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Commentary by climate sceptics should come with a warning

All political commentary on the National Energy Guarantee (NEG), coal and climate change should come with a warning and a declaration on whether the author is a climate change sceptic or not.

By Mike Ritchie, MRA Consulting Group

Mike RitchieAll political commentary on the National Energy Guarantee (NEG), coal and climate change should come with a warning and a declaration on whether the author is a climate change sceptic or not.

It is obviously easier to fixate on electricity prices now, if you have no compunction or don’t care about the effects of climate change on the future. It is easier to double down on building coal fired power stations if you don’t believe they have an effect on global warming.

Balancing the two legitimate competing interests, cheap electricity from burning coal now, versus climate change resulting from that burning in the future, is more difficult.

Some Australian politicians still argue that carbon dioxide is a naturally occurring gas and has no effect on global climate. That climate change is a myth perpetrated by greenie lefties. These statements should come with a warning “These opinions are not based on science and are a risk to your children and our future economy”.

My declaration – I am not a climate sceptic. I understand most of the science and respect the scientists who produce it.

I also expect a modern economy to be able to walk and chew gum at the same time. We need to take action on climate change now whilst reducing electricity costs as much as possible during the transition. A modern economy also is capable of factoring in perceived future risks.

The reality is that climate change is with us now and its impacts are being felt now. Just ask any farmer or barrier reef tourism operator.

There is not a credible scientific agency anywhere in Australia, or the world, that disputes the reality of climate change nor the trajectory. The only thing being debated now is the speed of change. And most models have, if anything, underestimated the rate of change.

To back up these statements here are just a few facts from credible independent scientific agencies:


Seventeen of the 18 warmest years in the 136-year record all have occurred since 2001, with the exception of 1998. The year 2016 ranks as the warmest on record [1].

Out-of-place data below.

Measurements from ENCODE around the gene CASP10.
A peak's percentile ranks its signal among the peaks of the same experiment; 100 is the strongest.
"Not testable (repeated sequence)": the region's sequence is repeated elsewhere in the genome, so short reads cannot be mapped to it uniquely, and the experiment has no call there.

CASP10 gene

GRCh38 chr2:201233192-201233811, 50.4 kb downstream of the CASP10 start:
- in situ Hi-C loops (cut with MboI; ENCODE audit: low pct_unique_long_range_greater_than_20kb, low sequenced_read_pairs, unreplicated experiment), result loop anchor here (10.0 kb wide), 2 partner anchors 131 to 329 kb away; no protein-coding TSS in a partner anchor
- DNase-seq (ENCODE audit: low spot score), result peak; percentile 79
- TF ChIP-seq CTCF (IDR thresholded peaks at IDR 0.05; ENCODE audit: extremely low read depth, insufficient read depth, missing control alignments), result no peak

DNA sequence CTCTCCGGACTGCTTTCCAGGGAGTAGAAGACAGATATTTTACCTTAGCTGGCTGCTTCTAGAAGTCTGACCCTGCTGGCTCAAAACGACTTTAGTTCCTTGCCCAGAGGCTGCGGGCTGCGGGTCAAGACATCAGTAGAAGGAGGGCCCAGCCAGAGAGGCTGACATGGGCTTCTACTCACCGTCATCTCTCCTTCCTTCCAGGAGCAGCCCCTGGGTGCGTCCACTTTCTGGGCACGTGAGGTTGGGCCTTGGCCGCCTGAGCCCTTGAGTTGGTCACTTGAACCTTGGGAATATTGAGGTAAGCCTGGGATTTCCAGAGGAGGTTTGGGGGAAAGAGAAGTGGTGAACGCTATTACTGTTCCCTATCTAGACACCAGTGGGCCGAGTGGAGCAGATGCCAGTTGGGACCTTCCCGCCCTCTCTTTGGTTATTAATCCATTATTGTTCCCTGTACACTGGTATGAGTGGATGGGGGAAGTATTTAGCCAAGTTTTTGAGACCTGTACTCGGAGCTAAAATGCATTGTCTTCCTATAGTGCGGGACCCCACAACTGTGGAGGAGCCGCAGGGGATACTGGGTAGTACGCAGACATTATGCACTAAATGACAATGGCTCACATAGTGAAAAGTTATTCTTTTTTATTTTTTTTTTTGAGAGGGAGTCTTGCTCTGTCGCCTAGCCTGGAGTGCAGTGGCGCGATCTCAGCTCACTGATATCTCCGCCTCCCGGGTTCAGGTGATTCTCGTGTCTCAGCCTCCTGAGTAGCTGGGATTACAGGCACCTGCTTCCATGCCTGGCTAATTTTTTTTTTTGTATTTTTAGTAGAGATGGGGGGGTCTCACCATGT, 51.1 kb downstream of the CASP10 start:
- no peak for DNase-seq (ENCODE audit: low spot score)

Australian Bureau of Meteorology (BOM)

  • July 2018 was Australia’s second-warmest July on record for daytime temperature [2].
  • July 2018 was Australia’s driest July since 2002, with rainfall half the average.
  • Rainfall deficiencies have increased in extent and severity “for almost all of NSW, inland southern Queensland, northern Victoria”.
  • For the Murray-Darling Basin rainfall was about a third the norm. NSW had just over a fifth and Queensland 30 per cent the normal rain.


The Effects of Climate Change on GDP by Country and the Global Economic Gains from Complying with the Paris Climate Accord (CSIRO, Melbourne University and ANU research) [3]:

  • A failure to achieve the Paris Agreement that would lead to a 4oC temperature rise would cost Australia more than $100 billion a year.
  • Warming not being limited to two degrees would cost each Australian household $14,000 a year in the long term.
  • The global economic gains from complying with the Paris Agreement 2oC target (RCP 4.5), are US$17,489 billion per year.

National Oceanic and Atmospheric Administration (NOAA), US Department of Commerce

  • 2017 was one of three warmest years on record [4].
  • 2017 was the warmest non-El Niño year in the instrumental record [5].
  • June 2018 was 5th warmest on record for the globe [6].
  • In 2017 the Arctic saw the smallest winter sea ice coverage on record [7].
  • State of the Climate in 2017 report including the following references to Australia [8]:
    1. In 2017 Australia experienced its third warmest year since national records began in 1910.
    2. Seven of Australia’s ten warmest years on record have occurred since 2005.
    3. Unprecedented Multiyear Coral Bleaching: spanned 36 months from June 2014 through May 2017.

These are real issues requiring real solutions from credible politicians and decision-makers. It is time that the Australian body politic stepped up and addressed the most serious threat to our economy and environment.

And for the media to give more voice to the scientists over the sceptics unless their comments come with a warning.

As always, I welcome your feedback on this, or any other topic on ‘The Tipping Point’.

This article has been published by the following media outlets:

Climate Sceptics WMW.jpg



[3] (report published by the American Geophysical Union)





[8] (Published in full by the Bulletin of the American Meteorology Society


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